Getting Started with PowerShell
One of the more common questions we get from people interested in PowerShell is “how do I get started?” They see examples of PowerShell weilding its considerable strength, and are often intimidated by a perceived learning curve. It doesn’t have to be that way, though — PowerShell is easy to start playing with, and easy to continue learning.
First of all, you’ll want to download PowerShell. If you visit http://www.microsoft.com/PowerShell, you’ll get to the PowerShell homepage that lists an enormous number of resources. One of the first resources is a link to the download location.
Next, just start the shell and start exploring. The DOS commands you may (or may not) be used to still work: dir, cd, ipconfig, etc. Many of the UNIX commands you may (or may not) be used to still work: ls, cd, ps, etc.
Then, take a dip into the awesome documentation that PowerShell ships with. The PowerShell menu on your start menu links to them directly:
- Getting started: A 32-page overview of PowerShell and its core concepts
- Quick reference: A 2-page summary of PowerShell’s scripting language
- User Guide: A 116-page user guide for PowerShell. Perhaps unbelievable but true, it is a really useful book that we include for free with the product.
- Help content: A large amount of help is available through the Get-Help cmdlet – see both the Getting Started documentation and User Guide for more information about this powerful command.
However, some people just like to sit back and have their learning delivered to them. You’re in good company there, too, as there are plenty of those resources.
Ars Technica wrote probably the best online overview, back when PowerShell was called “Monad”: http://arstechnica.com/guides/other/msh.ars/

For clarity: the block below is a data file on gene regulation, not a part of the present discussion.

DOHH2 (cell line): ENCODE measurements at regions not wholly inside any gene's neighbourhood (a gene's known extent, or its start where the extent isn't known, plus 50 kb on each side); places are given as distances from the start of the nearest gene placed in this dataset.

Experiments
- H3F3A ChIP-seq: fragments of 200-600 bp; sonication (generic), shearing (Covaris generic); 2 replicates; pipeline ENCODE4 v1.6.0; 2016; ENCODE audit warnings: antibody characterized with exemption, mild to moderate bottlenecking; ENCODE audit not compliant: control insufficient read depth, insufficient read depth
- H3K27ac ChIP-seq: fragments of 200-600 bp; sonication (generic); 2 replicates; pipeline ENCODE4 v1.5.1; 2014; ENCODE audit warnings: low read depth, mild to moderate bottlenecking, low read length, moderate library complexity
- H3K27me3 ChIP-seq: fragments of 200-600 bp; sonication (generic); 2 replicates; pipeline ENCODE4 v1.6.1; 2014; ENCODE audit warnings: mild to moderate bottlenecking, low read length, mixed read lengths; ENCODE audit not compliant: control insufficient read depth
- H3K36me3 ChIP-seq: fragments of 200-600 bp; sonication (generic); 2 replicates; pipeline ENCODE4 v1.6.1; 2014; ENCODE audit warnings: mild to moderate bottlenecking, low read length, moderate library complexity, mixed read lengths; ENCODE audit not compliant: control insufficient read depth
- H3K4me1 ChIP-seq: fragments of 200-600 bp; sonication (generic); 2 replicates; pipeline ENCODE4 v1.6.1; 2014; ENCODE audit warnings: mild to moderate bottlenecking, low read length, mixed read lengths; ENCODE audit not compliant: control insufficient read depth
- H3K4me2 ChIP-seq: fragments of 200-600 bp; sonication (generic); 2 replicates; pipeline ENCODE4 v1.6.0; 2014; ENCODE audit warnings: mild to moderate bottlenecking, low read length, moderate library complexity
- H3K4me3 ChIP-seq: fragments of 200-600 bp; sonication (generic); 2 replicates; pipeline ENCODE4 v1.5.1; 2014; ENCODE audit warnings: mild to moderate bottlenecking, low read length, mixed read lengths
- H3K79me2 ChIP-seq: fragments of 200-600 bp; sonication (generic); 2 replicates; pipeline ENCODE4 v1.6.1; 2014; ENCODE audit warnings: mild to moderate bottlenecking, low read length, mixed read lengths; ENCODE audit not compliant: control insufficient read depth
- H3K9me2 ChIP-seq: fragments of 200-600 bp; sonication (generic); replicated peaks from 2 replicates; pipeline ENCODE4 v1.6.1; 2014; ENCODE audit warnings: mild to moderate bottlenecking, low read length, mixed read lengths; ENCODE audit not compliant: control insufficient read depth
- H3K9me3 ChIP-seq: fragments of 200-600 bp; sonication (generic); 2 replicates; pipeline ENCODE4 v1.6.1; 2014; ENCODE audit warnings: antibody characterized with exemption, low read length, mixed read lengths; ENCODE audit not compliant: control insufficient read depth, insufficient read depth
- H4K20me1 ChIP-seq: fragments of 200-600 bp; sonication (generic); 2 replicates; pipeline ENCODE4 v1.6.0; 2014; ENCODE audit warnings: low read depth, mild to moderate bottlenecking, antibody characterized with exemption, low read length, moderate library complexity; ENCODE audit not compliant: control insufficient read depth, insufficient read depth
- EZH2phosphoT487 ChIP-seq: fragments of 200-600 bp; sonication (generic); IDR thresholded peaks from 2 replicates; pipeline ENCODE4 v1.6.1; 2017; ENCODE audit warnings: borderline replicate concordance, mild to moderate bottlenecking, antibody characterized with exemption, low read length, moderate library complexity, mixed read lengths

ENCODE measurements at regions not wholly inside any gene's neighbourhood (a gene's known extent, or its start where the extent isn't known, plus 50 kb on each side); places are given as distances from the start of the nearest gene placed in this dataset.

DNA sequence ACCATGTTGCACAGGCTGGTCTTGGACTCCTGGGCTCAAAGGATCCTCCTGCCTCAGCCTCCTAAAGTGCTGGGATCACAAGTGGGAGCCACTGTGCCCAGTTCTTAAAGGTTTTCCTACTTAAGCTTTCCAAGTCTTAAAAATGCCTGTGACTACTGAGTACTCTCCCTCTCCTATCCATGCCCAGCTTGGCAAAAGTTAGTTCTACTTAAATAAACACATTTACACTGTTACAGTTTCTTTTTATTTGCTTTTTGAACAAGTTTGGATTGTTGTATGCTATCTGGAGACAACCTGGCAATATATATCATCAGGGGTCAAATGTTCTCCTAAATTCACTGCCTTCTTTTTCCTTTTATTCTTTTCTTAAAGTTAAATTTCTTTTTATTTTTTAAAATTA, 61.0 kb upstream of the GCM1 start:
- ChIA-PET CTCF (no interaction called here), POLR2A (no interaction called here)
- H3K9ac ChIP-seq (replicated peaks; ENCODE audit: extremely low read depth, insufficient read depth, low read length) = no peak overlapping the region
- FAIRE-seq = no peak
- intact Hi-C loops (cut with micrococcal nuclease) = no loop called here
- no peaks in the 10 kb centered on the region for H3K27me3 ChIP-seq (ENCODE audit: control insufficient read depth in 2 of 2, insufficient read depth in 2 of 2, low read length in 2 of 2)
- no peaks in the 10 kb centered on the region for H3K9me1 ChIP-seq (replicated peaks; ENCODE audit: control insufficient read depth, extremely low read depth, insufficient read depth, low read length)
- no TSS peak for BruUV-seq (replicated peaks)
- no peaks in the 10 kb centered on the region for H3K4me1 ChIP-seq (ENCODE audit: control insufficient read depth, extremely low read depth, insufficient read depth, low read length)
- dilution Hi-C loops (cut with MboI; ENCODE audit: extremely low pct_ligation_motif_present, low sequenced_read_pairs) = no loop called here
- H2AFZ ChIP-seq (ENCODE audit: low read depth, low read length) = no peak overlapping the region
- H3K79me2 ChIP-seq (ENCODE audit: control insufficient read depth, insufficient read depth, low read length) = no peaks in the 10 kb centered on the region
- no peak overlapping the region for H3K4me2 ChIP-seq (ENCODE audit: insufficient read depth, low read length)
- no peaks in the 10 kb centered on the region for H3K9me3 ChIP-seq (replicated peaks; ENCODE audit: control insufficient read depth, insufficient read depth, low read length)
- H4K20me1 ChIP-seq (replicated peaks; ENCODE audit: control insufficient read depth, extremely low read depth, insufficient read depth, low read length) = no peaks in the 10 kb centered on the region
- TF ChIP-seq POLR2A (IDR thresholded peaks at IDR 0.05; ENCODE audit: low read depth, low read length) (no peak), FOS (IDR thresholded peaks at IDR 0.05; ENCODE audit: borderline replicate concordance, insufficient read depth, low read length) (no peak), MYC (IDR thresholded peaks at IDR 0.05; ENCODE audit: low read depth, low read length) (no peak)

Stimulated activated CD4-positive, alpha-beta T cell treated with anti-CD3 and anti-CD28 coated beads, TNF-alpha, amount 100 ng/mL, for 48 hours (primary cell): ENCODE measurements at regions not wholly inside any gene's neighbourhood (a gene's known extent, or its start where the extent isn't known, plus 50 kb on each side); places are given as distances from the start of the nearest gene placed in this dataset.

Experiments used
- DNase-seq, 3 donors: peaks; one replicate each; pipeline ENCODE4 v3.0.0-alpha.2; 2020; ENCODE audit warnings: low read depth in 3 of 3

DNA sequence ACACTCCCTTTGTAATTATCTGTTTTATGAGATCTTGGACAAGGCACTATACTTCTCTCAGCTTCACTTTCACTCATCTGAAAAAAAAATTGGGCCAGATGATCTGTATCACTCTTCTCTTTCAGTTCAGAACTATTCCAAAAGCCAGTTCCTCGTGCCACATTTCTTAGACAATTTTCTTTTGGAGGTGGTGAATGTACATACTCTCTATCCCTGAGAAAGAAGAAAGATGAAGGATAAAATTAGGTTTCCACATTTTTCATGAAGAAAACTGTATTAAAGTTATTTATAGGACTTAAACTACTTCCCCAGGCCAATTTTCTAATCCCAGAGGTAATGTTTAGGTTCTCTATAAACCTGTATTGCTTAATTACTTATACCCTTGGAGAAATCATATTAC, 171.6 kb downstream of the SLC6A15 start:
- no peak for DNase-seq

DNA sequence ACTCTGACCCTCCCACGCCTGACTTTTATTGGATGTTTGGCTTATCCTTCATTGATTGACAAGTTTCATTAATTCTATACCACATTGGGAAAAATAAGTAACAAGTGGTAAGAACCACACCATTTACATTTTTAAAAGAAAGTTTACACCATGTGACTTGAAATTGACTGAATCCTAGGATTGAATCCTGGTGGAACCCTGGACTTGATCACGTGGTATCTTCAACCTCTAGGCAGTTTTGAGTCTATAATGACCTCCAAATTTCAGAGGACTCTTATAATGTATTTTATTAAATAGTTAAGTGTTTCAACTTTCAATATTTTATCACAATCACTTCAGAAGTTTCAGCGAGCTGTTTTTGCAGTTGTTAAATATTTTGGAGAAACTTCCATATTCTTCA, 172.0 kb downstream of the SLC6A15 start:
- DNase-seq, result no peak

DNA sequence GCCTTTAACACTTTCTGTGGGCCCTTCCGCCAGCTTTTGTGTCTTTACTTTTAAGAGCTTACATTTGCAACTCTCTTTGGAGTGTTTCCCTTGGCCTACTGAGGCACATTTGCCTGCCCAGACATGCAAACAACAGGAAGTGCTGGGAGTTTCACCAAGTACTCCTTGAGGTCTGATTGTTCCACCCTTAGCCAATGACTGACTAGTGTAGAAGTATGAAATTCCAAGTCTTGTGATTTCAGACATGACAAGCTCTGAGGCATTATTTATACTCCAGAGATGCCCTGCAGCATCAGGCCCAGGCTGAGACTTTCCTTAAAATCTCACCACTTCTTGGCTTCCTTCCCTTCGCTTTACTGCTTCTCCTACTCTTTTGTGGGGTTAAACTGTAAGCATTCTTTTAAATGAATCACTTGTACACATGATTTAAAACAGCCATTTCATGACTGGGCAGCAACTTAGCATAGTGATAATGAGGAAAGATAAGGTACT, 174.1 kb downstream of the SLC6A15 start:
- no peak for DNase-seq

There are also interviews, videos, screencasts, and more:
- Jeffrey Snover’s awesome demo of PowerShell in its early form: http://channel9.msdn.com/posts/TheChannel9Team/Jeffrey-Snover-Monad-demonstrated/
- Videos / Podcasts / Screencasts sections on http://channel9.msdn.com/tags/Monad
- Webcasts section on http://www.microsoft.com/PowerShell
- Internet search for “PowerShell podcast”, “PowerShell screencast”, “PowerShell video”
- Introduction to PowerShell PowerPoint presentation: http://www.leeholmes.com/blog/IntroductionToPowerShellPresentation.aspx
Once you start exploring deeper, there is a fantastic opportunity for continual learning:
- Our main PowerShell team blog: http://blogs.msdn.com/PowerShell
- An amazing community of PowerShell enthusiast bloggers: http://www.technorati.com/search/PowerShell
- Our friendly and helpful PowerShell newsgroup: news://microsoft.public.windows.powershell
- The very organized PowerShell bookmark list: http://del.icio.us/PowerShell
- The PowerShell TechNet Script Center: http://www.microsoft.com/technet/scriptcenter/hubs/msh.mspx
And, did I mention that this hasn’t cost you a thing yet?
If you want books or individualized training, you continue to have many options:
- O’Reilly’s PowerShell Cookbook: http://www.leeholmes.com/blog/PowerShellCookbookNowAvailable.aspx
584 pages of PowerShell recipes that focus squarely on showing you how to use PowerShell to get your job done. It builds on a huge base of distilled knowledge, and includes:
- Solutions to the most popular and searched-for TechNet / Script Center topics
- Scripts that address the most common community, newsgroup, and new user questions
- Scripts that wrap around and hide the complexity of advanced (but very useful) PowerShell scripting techniques
- Task-based introduction to all of PowerShell’s major features
- Bruce Payette’s PowerShell in Action: http://www.amazon.com/Windows-Powershell-Action-Bruce-Payette/dp/1932394907
The best in-depth book for the scripting language you could ask for, from one of its co-designers.
- O’Reilly’s PowerShell Quick Reference: http://www.leeholmes.com/blog/OReillyPowerShellQuickReferenceNowAvailable.aspx
My 120-page guide (in PDF format) that provides the essential reference material for your day-to-day use of PowerShell. With a concise explanation at your fingertips, there is no need to memorize esoteric topics like regular expressions and string formatting specifiers. Aside from its straight factual reference material, the Quick Reference also provides an enormous amount of value by distilling large bodies of practical knowledge into their most usable forms, including: the most useful classes from the .NET Framework, useful WMI classes, and useful COM automation objects.
- More books: http://www.amazon.com/s/?url=search-alias%3Dstripbooks&field-keywords=PowerShell
- Internet serach for “PowerShell training”
So, jump in and enjoy the revolution!